BEIRUT—Syrian government forces have gained ground from rebels at the edge of the eastern Ghouta region near Damascus, the Syrian Observatory for Human Rights said on Friday March 2, in a ground assault that has continued despite a Russian plan for daily ceasefires.
The Syrian army and rebel sources could not immediately be reached for comment.
Observatory Director Rami Abdulrahman said government forces had captured the village of Hawsh Zreika in addition to Hawsh al-Zawahra, in the Maraj area at the eastern and southeastern edge of the rebel enclave.
In one of the fiercest onslaughts of Syria’s seven-year-old civil war, hundreds of people have died in 12 days of bombing of eastern Ghouta, a swathe of towns and farms outside Damascus that is the last major rebel-controlled area near the capital.
Russia, President Bashar al-Assad’s most powerful ally, has called for daily ceasefires from 9 a.m. to 2 p.m. (7:00 a.m. GMT to 12:00 p.m. GMT), with the stated aim of allowing civilians to leave the besieged enclave and to allow in aid.
The U.S. State Department said on Thursday that the Russian plan was “a joke”, saying people were afraid to use them because of fear of conscription, exile or death. There has been no sign of aid deliveries to the area.
At the request of Britain, which has backed the anti-Assad opposition, the U.N. Human Rights Council in Geneva is holding an urgent debate on Friday on the deteriorating situation in Syria’s enclave of eastern Ghouta.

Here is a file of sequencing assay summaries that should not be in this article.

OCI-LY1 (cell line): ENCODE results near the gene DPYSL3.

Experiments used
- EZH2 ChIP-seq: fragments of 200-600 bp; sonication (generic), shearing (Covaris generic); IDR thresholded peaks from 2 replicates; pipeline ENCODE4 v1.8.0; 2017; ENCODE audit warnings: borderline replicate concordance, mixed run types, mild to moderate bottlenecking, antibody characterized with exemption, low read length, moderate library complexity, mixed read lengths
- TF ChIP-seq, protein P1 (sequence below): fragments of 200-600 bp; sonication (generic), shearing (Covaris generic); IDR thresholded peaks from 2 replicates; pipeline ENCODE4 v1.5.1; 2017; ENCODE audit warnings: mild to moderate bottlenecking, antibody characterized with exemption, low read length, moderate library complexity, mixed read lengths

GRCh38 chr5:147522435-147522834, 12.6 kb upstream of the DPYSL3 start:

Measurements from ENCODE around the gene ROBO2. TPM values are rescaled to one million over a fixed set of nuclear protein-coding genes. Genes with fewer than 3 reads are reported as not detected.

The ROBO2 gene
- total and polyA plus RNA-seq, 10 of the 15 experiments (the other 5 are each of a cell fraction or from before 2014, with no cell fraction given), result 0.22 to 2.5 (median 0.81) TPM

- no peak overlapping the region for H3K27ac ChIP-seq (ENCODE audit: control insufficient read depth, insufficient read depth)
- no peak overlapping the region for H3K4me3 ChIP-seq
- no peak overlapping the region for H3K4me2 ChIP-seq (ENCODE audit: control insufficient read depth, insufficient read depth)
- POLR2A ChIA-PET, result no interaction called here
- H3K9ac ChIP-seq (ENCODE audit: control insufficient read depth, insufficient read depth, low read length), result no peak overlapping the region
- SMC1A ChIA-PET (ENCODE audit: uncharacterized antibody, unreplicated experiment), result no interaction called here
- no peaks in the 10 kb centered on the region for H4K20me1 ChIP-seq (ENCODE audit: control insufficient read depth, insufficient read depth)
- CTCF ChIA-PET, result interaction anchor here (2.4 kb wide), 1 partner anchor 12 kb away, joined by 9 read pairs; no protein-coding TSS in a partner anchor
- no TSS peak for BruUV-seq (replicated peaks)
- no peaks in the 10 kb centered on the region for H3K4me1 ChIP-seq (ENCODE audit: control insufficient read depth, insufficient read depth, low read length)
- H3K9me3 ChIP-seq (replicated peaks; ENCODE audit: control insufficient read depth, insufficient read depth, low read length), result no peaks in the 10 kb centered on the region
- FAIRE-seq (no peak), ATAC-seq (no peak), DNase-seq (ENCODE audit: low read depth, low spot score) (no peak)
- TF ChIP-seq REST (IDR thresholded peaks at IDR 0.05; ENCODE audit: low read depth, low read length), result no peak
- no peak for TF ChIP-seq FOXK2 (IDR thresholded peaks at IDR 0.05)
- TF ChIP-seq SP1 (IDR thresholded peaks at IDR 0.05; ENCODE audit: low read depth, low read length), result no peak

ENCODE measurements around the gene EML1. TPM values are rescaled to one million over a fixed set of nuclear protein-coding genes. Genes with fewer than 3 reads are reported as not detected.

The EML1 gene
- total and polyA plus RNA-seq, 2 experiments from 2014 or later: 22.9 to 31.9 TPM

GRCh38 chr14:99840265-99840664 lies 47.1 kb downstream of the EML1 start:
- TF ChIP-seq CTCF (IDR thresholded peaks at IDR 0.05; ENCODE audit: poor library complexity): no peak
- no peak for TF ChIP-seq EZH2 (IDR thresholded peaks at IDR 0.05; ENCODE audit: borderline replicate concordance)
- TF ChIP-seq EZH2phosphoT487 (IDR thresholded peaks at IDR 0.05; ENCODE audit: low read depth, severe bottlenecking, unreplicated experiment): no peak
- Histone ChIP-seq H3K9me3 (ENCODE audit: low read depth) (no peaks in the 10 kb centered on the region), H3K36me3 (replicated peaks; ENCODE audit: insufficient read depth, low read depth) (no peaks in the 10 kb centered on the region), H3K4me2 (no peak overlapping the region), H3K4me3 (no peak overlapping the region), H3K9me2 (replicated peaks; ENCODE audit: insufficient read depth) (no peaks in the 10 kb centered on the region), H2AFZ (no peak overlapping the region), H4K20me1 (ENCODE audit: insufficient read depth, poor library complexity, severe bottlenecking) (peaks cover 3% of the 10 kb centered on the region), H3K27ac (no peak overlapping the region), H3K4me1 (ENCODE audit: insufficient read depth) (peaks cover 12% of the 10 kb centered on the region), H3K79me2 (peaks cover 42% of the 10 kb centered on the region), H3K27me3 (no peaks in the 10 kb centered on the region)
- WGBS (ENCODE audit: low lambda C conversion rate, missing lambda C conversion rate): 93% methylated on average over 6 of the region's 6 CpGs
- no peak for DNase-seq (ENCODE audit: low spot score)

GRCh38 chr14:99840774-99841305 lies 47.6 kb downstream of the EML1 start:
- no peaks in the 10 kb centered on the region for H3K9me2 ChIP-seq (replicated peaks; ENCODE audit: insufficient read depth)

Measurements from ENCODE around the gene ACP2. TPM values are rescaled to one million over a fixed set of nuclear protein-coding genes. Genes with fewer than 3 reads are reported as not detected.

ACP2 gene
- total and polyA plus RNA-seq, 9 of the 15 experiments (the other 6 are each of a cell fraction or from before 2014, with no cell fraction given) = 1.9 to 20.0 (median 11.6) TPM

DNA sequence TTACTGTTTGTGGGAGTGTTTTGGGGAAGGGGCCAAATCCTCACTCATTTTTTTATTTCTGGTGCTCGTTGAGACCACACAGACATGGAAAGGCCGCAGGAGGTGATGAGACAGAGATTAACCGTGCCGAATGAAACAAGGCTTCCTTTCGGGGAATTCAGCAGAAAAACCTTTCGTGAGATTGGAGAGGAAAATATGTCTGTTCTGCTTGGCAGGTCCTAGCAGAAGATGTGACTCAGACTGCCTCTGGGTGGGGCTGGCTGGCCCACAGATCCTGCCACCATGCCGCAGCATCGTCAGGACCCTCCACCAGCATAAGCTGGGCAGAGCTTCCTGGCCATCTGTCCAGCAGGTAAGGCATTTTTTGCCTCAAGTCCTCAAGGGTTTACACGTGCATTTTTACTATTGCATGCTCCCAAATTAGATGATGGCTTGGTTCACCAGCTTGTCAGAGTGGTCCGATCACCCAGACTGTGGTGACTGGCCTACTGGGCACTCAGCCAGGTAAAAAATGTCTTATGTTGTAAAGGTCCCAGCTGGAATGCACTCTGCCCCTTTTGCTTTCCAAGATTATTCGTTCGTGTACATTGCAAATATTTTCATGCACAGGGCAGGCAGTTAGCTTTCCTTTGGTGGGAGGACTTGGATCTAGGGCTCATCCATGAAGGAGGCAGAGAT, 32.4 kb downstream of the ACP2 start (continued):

The U.N. Security Council passed a resolution on Saturday calling for a 30-day countrywide ceasefire. But the measure has not taken effect, with Moscow and Damascus saying they are battling members of terrorist groups excluded from the truce.
Assad has steadily won back key territory from rebels with critical military backing from Russia and Iran. Damascus appears to be applying tried and tested military means in eastern Ghouta, combining air strikes and bombardment with ground assaults, as it did to recapture eastern Aleppo in 2016.
U.N. satellite analysis has shown significant damage across much of eastern Ghouta since Dec. 3, though the enclave has been subjected to regular bombardment throughout the conflict.
U.N. officials have called for the Russian plan to be expanded to allow aid deliveries and for civilians and urgent medical cases to leave.
By Tom Perry